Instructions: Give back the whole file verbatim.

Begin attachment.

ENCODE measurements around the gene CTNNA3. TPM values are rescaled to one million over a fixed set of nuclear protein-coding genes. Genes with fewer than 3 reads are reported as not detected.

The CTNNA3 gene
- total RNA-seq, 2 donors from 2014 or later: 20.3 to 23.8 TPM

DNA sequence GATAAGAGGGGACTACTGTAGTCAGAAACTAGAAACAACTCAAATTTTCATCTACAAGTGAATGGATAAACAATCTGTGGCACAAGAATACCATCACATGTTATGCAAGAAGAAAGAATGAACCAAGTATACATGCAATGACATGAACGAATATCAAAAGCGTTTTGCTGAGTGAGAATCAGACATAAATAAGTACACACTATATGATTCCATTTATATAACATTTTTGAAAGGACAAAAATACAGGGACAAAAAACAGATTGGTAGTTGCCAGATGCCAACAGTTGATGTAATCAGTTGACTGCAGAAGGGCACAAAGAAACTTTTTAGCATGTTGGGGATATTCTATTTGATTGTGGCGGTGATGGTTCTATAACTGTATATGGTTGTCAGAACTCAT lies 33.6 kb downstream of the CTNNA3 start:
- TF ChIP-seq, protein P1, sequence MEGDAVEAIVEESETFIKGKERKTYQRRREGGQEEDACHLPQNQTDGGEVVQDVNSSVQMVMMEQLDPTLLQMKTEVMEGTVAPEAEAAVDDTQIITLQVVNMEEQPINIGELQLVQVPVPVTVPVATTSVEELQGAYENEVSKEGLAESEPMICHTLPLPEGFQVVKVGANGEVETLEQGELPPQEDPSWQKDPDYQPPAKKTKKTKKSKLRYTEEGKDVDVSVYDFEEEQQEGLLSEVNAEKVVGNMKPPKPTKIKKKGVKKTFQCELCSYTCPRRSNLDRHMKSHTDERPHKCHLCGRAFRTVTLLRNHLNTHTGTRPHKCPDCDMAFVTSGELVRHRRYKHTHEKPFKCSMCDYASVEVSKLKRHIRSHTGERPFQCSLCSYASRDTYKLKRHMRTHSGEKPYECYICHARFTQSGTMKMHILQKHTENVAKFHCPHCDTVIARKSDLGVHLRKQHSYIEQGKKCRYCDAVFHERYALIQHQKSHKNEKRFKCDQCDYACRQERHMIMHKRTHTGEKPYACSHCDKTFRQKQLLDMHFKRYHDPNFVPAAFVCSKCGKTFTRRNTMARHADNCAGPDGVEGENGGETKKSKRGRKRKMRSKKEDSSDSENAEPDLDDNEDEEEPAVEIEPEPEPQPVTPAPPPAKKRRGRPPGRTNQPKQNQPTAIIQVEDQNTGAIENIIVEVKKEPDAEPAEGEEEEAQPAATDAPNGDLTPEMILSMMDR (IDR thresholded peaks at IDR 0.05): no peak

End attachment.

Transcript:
ENCODE measurements around the gene CTNNA3. TPM values are rescaled to one million over a fixed set of nuclear protein-coding genes. Genes with fewer than 3 reads are reported as not detected.

The CTNNA3 gene
- total RNA-seq, 2 donors from 2014 or later: 20.3 to 23.8 TPM

DNA sequence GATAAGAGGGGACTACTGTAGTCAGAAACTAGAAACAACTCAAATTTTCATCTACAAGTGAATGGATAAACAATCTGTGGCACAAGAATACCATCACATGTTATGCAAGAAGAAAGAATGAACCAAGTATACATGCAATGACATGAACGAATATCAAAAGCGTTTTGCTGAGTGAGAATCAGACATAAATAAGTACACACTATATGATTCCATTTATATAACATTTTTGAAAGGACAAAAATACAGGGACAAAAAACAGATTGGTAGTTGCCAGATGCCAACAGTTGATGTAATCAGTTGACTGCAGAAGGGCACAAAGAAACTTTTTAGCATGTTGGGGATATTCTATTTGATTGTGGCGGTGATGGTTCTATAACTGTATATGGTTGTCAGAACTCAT lies 33.6 kb downstream of the CTNNA3 start:
- TF ChIP-seq, protein P1, sequence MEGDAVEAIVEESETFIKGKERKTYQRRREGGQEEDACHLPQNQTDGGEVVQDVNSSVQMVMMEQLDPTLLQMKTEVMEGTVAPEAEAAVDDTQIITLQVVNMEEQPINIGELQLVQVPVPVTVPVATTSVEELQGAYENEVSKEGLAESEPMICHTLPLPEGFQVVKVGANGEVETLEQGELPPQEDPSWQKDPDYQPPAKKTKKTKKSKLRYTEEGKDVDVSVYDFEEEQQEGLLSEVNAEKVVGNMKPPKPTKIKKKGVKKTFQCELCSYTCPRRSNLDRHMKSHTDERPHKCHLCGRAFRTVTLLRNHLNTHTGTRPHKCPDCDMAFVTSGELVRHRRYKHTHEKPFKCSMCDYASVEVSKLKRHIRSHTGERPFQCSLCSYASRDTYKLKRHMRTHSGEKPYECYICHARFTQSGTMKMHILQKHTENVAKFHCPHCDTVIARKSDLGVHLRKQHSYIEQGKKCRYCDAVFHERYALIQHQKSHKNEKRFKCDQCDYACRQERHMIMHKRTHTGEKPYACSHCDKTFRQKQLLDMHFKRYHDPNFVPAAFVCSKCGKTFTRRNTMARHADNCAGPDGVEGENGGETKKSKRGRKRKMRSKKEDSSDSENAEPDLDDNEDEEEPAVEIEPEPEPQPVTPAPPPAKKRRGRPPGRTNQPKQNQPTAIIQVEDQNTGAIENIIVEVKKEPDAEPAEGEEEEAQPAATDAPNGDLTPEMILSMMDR (IDR thresholded peaks at IDR 0.05): no peak